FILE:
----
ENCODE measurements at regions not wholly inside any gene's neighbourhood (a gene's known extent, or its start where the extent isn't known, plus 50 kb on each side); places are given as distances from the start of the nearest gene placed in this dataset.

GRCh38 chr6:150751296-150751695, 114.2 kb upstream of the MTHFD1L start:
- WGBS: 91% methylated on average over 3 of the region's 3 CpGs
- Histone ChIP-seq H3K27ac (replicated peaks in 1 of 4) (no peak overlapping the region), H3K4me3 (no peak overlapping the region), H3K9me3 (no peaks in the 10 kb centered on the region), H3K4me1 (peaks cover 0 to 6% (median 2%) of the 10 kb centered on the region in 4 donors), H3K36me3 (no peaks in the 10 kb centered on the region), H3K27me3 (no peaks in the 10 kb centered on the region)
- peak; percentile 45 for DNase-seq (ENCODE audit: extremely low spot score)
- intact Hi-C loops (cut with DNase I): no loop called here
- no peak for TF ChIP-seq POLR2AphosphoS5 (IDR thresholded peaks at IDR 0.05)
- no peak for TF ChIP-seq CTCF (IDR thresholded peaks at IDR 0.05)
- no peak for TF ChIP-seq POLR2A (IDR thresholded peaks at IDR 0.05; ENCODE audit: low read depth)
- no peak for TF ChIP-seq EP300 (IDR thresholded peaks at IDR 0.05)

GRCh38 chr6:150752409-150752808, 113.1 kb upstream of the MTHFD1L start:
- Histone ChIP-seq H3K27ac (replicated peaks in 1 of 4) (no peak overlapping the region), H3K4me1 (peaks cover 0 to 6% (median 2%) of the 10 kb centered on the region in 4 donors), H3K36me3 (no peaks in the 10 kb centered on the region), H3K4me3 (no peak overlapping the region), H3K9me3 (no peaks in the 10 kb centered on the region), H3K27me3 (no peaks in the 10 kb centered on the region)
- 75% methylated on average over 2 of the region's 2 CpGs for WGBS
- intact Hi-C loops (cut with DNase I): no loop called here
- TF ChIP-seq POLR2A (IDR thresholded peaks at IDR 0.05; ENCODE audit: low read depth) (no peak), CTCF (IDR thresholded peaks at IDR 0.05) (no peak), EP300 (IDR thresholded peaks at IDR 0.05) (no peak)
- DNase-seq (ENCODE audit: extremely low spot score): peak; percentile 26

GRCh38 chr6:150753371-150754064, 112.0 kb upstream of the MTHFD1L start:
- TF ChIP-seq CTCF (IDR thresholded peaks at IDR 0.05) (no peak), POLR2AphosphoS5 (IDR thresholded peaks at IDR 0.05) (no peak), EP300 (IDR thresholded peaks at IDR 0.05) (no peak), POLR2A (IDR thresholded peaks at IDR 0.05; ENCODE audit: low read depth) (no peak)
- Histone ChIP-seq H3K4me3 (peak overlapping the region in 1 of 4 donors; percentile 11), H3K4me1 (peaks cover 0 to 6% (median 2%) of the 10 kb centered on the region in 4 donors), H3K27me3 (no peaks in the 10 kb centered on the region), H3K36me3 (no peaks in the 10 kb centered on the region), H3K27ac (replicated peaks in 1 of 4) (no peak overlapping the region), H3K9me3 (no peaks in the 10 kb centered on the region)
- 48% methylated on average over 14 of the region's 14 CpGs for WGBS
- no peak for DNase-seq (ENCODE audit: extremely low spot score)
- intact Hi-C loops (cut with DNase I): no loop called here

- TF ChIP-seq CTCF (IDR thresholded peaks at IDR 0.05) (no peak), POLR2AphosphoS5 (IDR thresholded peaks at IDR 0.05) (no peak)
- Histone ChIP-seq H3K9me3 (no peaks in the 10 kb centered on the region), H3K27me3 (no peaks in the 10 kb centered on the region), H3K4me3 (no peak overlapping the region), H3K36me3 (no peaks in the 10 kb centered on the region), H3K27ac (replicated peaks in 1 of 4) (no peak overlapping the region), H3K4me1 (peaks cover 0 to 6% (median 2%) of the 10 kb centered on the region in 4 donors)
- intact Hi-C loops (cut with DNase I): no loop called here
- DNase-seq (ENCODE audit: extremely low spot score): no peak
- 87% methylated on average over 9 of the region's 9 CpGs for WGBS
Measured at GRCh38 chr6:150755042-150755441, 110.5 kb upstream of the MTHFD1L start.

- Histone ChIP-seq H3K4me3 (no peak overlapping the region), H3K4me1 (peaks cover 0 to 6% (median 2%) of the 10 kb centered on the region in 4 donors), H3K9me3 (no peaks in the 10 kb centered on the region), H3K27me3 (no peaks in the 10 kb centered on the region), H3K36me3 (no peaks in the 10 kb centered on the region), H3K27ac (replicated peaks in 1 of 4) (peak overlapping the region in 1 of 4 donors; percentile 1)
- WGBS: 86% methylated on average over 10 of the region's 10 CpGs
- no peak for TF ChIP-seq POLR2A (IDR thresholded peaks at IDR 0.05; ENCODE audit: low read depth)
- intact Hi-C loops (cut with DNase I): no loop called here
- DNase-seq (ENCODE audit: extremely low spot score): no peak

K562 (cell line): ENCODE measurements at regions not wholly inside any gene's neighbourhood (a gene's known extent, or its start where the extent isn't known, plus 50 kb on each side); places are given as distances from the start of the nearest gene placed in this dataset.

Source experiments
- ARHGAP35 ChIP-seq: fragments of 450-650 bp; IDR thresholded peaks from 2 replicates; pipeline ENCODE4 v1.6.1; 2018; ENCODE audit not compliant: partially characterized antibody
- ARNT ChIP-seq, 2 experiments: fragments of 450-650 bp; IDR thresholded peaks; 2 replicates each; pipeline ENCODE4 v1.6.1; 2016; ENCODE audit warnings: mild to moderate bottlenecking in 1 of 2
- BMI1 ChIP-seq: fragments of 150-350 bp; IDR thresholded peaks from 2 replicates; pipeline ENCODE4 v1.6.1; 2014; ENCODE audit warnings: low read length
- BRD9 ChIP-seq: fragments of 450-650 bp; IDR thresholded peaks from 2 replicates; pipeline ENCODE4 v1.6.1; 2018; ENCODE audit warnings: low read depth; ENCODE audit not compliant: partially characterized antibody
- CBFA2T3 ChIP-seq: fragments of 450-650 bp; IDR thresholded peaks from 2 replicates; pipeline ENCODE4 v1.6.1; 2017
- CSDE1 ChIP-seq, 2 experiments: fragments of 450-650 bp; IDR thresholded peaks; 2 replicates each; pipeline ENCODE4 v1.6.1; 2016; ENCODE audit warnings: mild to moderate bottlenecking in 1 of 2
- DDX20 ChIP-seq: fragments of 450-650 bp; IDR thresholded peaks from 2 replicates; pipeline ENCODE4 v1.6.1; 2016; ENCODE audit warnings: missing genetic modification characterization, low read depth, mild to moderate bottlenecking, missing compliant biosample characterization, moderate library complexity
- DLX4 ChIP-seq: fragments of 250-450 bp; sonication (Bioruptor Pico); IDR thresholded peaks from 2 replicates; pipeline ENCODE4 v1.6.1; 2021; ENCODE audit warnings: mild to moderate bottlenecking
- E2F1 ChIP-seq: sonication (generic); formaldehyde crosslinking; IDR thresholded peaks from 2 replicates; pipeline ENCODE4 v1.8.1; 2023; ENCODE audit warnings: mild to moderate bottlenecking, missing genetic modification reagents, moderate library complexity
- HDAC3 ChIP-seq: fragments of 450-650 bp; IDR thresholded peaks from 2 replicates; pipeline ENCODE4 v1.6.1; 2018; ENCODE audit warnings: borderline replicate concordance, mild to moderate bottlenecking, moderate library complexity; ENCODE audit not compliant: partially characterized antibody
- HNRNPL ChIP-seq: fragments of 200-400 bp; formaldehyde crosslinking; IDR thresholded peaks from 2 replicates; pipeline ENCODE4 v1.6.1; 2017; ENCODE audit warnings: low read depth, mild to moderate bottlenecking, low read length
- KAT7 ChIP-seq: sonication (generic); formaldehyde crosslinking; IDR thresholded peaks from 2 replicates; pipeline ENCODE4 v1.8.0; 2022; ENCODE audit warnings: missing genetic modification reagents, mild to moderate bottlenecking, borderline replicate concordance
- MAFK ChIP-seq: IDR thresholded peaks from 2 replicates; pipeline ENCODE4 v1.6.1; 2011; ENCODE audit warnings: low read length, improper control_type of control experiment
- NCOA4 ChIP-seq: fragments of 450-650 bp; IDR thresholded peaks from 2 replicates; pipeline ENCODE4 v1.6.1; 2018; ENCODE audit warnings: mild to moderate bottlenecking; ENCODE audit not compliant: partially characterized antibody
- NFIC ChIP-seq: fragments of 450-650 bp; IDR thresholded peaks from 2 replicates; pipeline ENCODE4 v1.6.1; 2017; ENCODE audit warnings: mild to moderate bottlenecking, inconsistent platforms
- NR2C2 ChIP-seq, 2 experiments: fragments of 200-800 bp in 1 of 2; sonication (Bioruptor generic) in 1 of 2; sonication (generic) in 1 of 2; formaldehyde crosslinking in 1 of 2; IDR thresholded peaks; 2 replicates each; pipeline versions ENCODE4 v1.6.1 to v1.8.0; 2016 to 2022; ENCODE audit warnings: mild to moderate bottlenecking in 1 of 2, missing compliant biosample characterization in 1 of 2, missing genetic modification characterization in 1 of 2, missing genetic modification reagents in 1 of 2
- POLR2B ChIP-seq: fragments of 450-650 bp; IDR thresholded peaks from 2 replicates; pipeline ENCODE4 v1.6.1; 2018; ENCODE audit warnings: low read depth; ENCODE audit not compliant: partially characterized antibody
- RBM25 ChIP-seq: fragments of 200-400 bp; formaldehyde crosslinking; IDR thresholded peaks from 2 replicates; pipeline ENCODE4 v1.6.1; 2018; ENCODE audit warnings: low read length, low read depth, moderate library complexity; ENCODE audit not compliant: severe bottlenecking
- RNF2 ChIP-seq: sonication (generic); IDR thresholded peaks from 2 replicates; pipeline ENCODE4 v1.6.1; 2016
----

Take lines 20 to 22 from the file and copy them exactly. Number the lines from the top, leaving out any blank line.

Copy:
- 48% methylated on average over 14 of the region's 14 CpGs for WGBS
- no peak for DNase-seq (ENCODE audit: extremely low spot score)
- intact Hi-C loops (cut with DNase I): no loop called here